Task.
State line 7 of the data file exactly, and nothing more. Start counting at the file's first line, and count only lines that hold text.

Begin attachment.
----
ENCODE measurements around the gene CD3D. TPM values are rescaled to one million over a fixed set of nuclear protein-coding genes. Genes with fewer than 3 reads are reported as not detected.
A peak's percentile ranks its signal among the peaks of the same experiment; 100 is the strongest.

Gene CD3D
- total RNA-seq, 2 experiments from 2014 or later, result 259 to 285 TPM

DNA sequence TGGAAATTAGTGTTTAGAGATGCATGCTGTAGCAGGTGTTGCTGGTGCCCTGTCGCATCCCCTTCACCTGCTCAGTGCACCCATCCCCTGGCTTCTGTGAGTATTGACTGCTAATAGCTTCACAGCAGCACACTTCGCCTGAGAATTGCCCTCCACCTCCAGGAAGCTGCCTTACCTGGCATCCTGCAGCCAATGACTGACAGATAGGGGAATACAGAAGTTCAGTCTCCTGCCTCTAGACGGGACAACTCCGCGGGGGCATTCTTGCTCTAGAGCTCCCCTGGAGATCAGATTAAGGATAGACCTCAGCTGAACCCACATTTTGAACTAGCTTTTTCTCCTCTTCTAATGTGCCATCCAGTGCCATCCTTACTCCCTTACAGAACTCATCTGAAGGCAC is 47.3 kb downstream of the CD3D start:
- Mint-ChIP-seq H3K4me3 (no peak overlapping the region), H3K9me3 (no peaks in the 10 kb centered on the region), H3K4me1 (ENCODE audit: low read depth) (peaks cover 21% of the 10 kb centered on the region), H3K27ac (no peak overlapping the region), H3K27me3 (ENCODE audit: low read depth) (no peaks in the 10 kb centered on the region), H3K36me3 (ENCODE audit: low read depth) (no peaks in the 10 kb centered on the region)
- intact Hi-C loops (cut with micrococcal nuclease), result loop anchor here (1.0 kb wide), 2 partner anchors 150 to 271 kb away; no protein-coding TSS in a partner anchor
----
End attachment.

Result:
- intact Hi-C loops (cut with micrococcal nuclease), result loop anchor here (1.0 kb wide), 2 partner anchors 150 to 271 kb away; no protein-coding TSS in a partner anchor